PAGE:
CLASSICAL ARCHAEOLOGY (CLAR)
The course offers a comparative perspective on the archaeology of ancient Egypt and Bronze Age Greece (3000-1100 BCE) exploring the public art produced by these two early Mediterranean societies: the Aegean Bronze Age palace centers of Crete and Mainland Greece and the territorial state of ancient Egypt. Honors version available.
Archaeology is all about the past, but it is embedded in the politics and realities of the present day. This course introduces students to the ethical, moral, and political dimensions of archaeological sites and artifacts, especially in situations where the meaning and stewardship of ancient artifacts is under dispute. Honors version available.
This course surveys the archaeology of Palestine (modern Israel and Jordan) from the Persian period (ca. 586 BCE) to the Muslim conquest (640 CE).
An introduction to Mediterranean, Egyptian, and Near Eastern archaeology through the examination of archaeological sites from the Neolithic period (ca. 9000 BCE) to the Roman Empire (fourth century CE). The sites, geographic and cultural areas, and chronological periods of study vary depending on instructor. Does not satisfy classical archaeology major requirements. Honors version available.
A special topics course on a selected aspect of classical archaeology.
In the Roman Empire and in contemporary Africa, clothing reflects local symbolic systems and global trade networks. Rome is imagined as the source of Western culture, and Africa evokes distant exoticism; this course will complicate such conceptions. Through fashion we explore political, economic, and religious systems, as well as creativity.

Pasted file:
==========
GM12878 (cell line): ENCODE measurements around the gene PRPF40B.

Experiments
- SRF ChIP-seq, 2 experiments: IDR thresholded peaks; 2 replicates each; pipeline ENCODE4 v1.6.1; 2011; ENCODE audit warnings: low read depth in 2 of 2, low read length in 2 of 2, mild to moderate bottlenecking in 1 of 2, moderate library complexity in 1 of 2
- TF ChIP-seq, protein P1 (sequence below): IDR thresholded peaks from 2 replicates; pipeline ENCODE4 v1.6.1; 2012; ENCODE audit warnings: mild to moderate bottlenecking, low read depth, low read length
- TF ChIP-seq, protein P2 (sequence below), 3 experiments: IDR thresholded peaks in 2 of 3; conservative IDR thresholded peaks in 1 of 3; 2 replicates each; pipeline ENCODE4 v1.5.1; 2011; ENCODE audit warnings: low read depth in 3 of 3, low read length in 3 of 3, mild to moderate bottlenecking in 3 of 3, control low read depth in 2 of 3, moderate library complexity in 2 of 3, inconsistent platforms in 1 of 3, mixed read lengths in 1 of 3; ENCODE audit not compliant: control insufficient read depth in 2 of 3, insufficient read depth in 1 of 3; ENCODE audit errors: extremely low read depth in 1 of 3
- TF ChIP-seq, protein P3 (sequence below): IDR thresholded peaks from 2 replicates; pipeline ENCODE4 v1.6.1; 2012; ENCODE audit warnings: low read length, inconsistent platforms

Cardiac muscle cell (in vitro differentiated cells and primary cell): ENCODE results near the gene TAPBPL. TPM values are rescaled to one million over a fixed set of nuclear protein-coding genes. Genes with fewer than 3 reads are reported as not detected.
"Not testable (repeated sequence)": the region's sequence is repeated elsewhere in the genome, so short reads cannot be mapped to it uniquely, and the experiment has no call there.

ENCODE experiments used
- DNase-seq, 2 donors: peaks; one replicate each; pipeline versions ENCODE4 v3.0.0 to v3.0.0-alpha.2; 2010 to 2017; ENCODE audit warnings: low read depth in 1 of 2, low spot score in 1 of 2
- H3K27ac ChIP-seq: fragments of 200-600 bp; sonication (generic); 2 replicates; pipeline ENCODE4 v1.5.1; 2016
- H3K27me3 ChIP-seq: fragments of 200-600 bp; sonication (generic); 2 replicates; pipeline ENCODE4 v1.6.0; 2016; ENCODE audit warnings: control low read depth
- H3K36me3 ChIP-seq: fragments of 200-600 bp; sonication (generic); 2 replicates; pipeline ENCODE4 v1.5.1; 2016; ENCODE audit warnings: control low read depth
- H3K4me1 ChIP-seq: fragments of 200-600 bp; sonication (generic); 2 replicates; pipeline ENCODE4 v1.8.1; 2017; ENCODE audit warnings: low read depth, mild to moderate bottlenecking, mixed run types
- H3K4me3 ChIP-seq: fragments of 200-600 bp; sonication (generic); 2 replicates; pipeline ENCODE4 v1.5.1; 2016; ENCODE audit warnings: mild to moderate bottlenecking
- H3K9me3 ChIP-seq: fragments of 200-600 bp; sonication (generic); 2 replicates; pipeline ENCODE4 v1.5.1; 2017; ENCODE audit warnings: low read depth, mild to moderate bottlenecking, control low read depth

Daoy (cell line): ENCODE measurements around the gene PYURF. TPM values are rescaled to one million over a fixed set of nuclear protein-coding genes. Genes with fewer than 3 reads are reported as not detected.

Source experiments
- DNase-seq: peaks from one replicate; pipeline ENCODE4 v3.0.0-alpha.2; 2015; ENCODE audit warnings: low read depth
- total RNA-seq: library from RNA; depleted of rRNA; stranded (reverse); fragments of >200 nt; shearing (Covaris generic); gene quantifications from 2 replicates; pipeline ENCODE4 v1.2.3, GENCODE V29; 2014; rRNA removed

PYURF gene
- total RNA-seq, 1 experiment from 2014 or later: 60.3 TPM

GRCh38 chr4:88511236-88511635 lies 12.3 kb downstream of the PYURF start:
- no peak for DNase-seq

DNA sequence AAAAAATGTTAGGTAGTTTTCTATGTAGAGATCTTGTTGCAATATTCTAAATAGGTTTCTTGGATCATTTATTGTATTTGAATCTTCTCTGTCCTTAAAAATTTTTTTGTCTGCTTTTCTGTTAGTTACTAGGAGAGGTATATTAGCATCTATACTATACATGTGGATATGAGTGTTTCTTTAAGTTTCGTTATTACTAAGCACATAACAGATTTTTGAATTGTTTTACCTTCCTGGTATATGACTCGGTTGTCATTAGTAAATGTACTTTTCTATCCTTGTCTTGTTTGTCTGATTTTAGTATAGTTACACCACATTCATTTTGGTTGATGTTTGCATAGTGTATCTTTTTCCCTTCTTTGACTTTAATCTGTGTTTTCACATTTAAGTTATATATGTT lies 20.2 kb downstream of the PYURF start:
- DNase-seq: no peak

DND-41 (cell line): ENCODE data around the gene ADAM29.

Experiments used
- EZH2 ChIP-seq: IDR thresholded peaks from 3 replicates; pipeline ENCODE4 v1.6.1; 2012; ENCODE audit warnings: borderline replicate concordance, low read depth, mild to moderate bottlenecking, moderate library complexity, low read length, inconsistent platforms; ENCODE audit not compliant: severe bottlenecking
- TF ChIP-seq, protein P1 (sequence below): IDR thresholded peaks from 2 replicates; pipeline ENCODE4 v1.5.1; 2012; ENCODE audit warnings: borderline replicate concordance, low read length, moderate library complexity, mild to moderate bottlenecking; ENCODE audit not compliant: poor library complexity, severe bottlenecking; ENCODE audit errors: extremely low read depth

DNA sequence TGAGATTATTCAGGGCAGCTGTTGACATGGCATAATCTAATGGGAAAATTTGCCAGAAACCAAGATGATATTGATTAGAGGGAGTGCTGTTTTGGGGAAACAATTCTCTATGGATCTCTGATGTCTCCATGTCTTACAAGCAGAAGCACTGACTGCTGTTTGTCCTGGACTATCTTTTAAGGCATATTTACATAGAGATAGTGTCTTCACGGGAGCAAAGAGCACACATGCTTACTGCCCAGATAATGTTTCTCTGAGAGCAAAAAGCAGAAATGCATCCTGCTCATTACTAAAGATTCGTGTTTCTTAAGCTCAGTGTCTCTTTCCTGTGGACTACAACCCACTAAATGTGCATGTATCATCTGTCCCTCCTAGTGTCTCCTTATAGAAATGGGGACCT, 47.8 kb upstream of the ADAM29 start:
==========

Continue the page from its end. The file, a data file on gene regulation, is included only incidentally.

A survey of the cultures of the ancient Near East, Mesopotamia, Anatolia (modern Turkey), and the Levant, from the first settled villages of the ninth millennium to the Persian conquest of Babylon in 539 BCE.
A survey of the archaeological remains of ancient Egypt, from the earliest settlements of the Neolithic period until the end of the New Kingdom.
A survey of the material culture of Greece, the Cyclades, and Crete from the Paleolithic period (ca. 50,000 years ago) until the end of the Bronze Age (ca. 1200 BCE). Primary focus will be the urbanized palatial centers that emerged in mainland Greece (Mycenaean) and the island of Crete (Minoan).
The historical development of the art and architecture of Greece from the Bronze Age through the Hellenistic period.
This course explores the archaeology of the Roman world between the eighth century BCE and the fifth century CE, focusing on issues of urbanization, trade and consumption, colonization, and the Roman army.
Survey of the archaeology of the Hellenistic Mediterranean from the time of Alexander the Great until the Roman conquest (350-31 BCE), with emphasis on art and architecture of cities and sanctuaries.
This course examines the archaeological context of Greek religion, cults, and associated rituals from the Bronze Age until the Hellenistic period with emphasis on urban, rural, and panhellenic sanctuaries, and methods of approaching ancient religion and analyzing cult practices.
In this course we will explore the history and archaeology of Pompeii with the goal of better understanding daily life in the early Roman empire. The course proceeds topically, moving from an exploration of the city's public spaces to an analysis of more private domains--houses, gardens, and tombs. We will also consider evidence from ancient literature and epigraphy. Students may not receive credit for both CLAR 380 and CLAS 73.
This course allows a student to design and execute an independent research project under the supervision of a faculty member. Although the specifics will be determined on a case-by-case basis by the student and the faculty supervisor, the project will normally involve the careful study of key primary sources and engagement with relevant scholarship, and culminate in a major research paper (around 25 pages) or a suitable equivalent in another format (e.g., website, video). Permission of the instructor.